TAFE & Adult Provision TAFE for one, TAFE for all

  • This article was published more than 2 years ago.
  • 5 Apr 2022
Photos: iStock

Now, more than ever, investing in TAFE is an investment in Australia’s future. We need a federal government ready and prepared to back our crucial vocational education sector.

Liberal governments have an inexcusable record of neglect when it comes to supporting our essential public TAFE system. Since taking office in 2013, the federal Coalition has cut $3 billion from vocational education, causing a dramatic drop in the number of courses and apprenticeships, driving down quality and limiting access across Australia.

New data released in March highlights the impact of the Morrison government’s failure to support TAFE, with entrenched under-funding leading to excessive workloads for staff and greater uncertainty for students. 

In the AEU’s latest State of our TAFEs survey, 65% of teachers report that their workload is unmanageable more than half of the time. The shift to online delivery during the pandemic greatly intensified the demands on TAFE teachers, with little recognition by institutional managers of the extra time and effort required to deliver courses alongside providing pastoral care for students.

Of the 1,563 members who responded, 64% were expected to teach the same content in fewer and fewer hours, and 83% say their institution has closed courses in the past three years, most commonly due to a lack of funding. As a result, 80% do not believe current students are receiving the same quality of education as they did two years ago. 

AEU federal president Correna Haythorpe says the “damning” report shows the “enormous strain from a decade of funding cuts perpetrated by the Morrison government.

“We have TAFE teachers working excessive workloads under increasingly difficult conditions, grappling with larger class sizes and being expected to deliver content within slashed teaching hours,” she says. “The Morrison government has pursued a relentless privatisation agenda, increasing the amount of low-quality private training providers at great cost to TAFE.” 

Students pay the price, with courses cut, TAFE campuses closed, and a race to the bottom in terms of delivery hours.

In Victoria, despite recent investment by the Andrews Labor government, TAFE institutes are still not funded at a rate that covers the basic cost of course delivery, let alone the additional support services that play such an important role in enabling students to complete their training.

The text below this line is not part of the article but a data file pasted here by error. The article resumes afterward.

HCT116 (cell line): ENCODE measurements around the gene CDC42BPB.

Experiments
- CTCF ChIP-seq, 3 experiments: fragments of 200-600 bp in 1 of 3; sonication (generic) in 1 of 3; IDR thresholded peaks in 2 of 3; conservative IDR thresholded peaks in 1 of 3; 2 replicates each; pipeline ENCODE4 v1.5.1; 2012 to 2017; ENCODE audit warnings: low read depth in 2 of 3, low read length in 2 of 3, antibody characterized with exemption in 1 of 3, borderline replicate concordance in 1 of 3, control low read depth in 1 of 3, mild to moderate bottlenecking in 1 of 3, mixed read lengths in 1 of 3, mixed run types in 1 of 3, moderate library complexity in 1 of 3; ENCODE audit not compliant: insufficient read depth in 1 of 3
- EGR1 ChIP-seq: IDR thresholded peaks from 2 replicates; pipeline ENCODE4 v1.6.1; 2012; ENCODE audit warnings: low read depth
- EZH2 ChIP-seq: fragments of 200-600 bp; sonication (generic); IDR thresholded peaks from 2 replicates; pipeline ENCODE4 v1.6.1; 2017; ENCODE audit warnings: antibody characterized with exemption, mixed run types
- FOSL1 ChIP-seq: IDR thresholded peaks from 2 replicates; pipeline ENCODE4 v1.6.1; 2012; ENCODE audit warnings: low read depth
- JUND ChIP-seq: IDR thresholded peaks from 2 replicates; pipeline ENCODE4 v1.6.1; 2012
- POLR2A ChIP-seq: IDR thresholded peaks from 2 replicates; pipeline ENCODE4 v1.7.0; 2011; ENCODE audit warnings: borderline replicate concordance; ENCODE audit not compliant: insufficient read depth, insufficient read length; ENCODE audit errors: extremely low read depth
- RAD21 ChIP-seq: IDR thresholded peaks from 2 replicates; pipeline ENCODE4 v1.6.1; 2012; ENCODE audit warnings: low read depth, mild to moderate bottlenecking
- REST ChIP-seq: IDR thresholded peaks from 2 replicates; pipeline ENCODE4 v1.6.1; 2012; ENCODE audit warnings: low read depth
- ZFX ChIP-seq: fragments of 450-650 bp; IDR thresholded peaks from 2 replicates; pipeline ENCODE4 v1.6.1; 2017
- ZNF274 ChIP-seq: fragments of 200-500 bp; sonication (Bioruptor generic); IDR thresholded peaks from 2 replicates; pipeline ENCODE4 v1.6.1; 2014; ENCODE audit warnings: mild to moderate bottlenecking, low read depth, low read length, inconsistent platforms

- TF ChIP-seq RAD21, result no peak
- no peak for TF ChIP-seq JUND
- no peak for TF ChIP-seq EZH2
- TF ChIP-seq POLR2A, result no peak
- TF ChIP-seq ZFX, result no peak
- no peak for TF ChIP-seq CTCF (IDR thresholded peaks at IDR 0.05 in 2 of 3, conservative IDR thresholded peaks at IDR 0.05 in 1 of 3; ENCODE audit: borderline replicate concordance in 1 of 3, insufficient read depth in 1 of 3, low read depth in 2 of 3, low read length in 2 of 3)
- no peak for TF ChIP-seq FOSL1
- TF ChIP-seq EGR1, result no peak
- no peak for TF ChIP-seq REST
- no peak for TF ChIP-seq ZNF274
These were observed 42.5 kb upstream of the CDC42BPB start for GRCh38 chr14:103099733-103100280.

The current ‘contestable funding model’ means public TAFEs are still forced to compete with private providers for government funding. This model has turned VET into a virtual cash-cow for private trainers, leading to widespread rorts by some unscrupulous registered training organisations (RTOs) receiving public money to run low-quality courses.

In one year alone, the federal government had to wipe out $500 million in bad debts due to VET funding rorts by dodgy RTOs – and yet, the Liberal party persists with its privatisation agenda.

Students pay the price, with courses cut, TAFE campuses closed, and a race to the bottom in terms of delivery hours. But employers and the economy also suffer, especially at a time when the demand for vocational education is at an all-time high due to critical skills shortages in many industries.

With hundreds of campuses across Australia, TAFE is perfectly positioned to provide the high-quality skills needed to meet workforce demands. Not only does TAFE help prepare students for future employment, ensure businesses have access to an expertly trained workforce and help address skills gaps, the sector also contributes an estimated $92.5 billion to our economy every year.

As a federal election looms, there is an urgent need for all members to get behind the AEU’s national campaign, ‘Rebuild with TAFE’. It is imperative that state and federal governments recognise that the competitive system of VET funding is broken – and develop a funding policy that supports public TAFE to deliver the high-quality, accessible vocational education that our economy relies on.

Albanese’s Labor Opposition has promised to introduce 465,000 free TAFE places, $50 million for new facilities and equipment, and a guaranteed 70% of total government funding for TAFE if elected. Labor’s skills policy meets the demands of the AEU’s long-standing calls for the restoration of funding and support for TAFE, giving voters a clear choice at the ballot box in May.

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